Ladies Boxing

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Highlighting Historical Romance with Edie Cay about Ladies boxing in Georgian England

            Regency England is a well-researched topic. I was able to use plenty of respected secondary sources that compiled information, like maps and descriptions of London. However, when researching Regency boxing, sources became very focused, and when researching women’s participation boxing, resources were sparse.

            My book, A LADY’S REVENGE is about women boxing during the Regency era. This is a true phenomena, and in the prior century, the Georgian Era, the most famous boxer was actually a woman. While I did not base my main character on her, I did use her as the basis for a secondary character, who will have her own book next in the series.

            My primary source for boxing was a man named Pierce Egan. He was a sportswriter who viewed pugilism as the manliest and noblest of all sports, which is why it was quintessentially English. He was prolific, and wrote serialized pieces in a collection called Boxiana. His writings propelled the use of slang (or cant, as it is also called), and could be used like a Rosetta Stone. Boxing slang heavily influenced the cant of the time, and continues to do so.

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            Some examples people probably already know: “up to scratch” is a boxing reference. There were no set time limits per round. A round lasted as long as the boxers were standing. If someone went to the ground, then that ended the round. They had thirty seconds in their corners to recover, and then had to return to the middle, where a line was scratched in the ground. In order to continue the fight, they had to be up to scratch, where they would go toe-to-toe.

            But there was slang for spectators as well, a “cove” could be “fly,” if he knew the proper slang, and could discuss a match (also called a “mill”) using cant.

About the Book, A LADY’S REVENGE

Lady Lydia Sommerset is an earl’s daughter. At the ripe age of twenty-five, she still wears the lavish gowns and dances the dainty steps of the haute ton as if she were pursuing a husband; but she her goals are far more personal. Instead, she pursues her tormenters: the men who bet that taking a girl’s virginity really can cure a brothel’s plague. Pugilism, England’s manliest pastime, is her only relief. Training in secret with a female boxer keeps her sane, but when her instructor is hired away by one of the men she is seeking to destroy, she is in a bind.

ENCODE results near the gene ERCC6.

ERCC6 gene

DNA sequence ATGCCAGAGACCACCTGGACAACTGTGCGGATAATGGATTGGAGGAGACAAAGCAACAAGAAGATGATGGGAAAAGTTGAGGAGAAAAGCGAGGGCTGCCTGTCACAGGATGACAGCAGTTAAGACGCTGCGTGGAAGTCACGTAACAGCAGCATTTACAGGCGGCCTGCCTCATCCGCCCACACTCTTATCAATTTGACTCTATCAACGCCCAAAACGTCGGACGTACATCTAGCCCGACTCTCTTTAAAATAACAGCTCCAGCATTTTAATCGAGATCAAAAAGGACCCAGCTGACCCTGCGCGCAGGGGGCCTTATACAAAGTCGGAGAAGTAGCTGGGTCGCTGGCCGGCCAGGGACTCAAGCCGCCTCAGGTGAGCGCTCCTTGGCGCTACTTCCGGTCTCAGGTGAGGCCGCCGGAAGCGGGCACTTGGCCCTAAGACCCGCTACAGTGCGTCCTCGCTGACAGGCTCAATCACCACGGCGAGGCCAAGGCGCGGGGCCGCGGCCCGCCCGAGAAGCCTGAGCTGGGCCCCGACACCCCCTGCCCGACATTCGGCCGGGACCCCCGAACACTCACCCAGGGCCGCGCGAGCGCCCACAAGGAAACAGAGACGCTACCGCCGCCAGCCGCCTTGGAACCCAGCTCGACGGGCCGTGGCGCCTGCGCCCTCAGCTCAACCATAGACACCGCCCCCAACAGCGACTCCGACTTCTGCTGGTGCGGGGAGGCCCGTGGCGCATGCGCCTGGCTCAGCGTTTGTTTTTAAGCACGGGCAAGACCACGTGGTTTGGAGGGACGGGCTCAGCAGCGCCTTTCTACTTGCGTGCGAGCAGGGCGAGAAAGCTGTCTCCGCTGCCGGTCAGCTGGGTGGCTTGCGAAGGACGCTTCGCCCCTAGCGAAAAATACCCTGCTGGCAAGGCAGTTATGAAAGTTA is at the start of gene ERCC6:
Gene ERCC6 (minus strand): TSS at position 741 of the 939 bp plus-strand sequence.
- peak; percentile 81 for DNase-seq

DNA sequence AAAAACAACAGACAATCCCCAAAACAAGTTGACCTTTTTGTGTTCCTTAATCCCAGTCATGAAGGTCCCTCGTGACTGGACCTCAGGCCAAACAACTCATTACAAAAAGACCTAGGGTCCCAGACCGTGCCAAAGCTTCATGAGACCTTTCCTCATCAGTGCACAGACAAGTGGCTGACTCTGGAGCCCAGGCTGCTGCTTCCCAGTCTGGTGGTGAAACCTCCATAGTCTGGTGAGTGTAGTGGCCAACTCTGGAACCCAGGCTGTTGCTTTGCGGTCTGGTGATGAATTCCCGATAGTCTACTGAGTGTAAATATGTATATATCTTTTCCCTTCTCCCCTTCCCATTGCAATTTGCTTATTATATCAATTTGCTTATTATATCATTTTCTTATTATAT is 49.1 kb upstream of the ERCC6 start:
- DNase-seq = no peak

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John Arthur was a street kid who dazzled with his fists, he now impresses as a miracle worker on the London Stock Exchange. But a man can’t forget a boyhood spent in the gutter. Easy-going and affable, John Arthur knows he should be happy with a full belly and coin-filled pockets. But when he finds a woman who finds boxing as vital as he does, his life gets suddenly complicated.

Caught between revenge and finding love with a man who might truly understand her, Lady Lydia must commit to opening her heart or closing it forever.

About the Author

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Katie Stine, who writes as Edie Cay, has an MFA in Creative Writing and a host of other degrees. She is a history buff, an avid traveler, and an eager reader of all genres. She has lived all over the United States, but currently calls California home. Under her other name, she has published articles and participated in documentary filmmaking. She is a member of the Paper Lantern Writers, a historical fiction author collective, as well as a member of the Historical Novel Society. A LADY’S REVENGE is her first published novel.


5 thoughts on “Ladies Boxing

  1. Sounds an interesting book in some respects, but if she’s been raped or seduced by men with social diseases she should not think for one minute of marrying her boxing instructor as it would kill him too. also, if she is quality, surely she has recourse to the law for essentially devaluing her as a marriage partner? Seduction was a crime even if she was somehow persuaded and not raped. We all know she’s going to die horribly, which takes the glamour of looking for a HEA.
    If she has eluded being bedded by these villains, forcibly or otherwise, that should be made clear in the blurb. the thought of the point of a romance being her passing this on to a good man and any innocent children they have rather spoils the whole thing.

    • Sounds like you should read the book to answer your questions and see how Lydia makes her own heart’s authentic HEA. It publishes on February 1, but you can preorder now!

  2. this is the thing; I might do so but I have limited budget, and if a blurb predisposes me towards thinking that I have a good chance of being disappointed I won’t buy the book, I’ll get another on my fiction wish list for my fiction allowance.
    and if she has avoided being given the clap, a sentence in the blurb could fix that l- something like ‘furious at how close she had come to being infected ….’

    I hate writing blurb myself but if you will take some advice, it would be better to fix it now before it goes out.

  3. I learn the most interesting things reading these blogs. Although I’m sure cat fights have been around since the beginning of time, I never would have guessed that actual female boxing matches existed in the 18th century.

    Your book sounds interesting. Certainly out of the ordinary.

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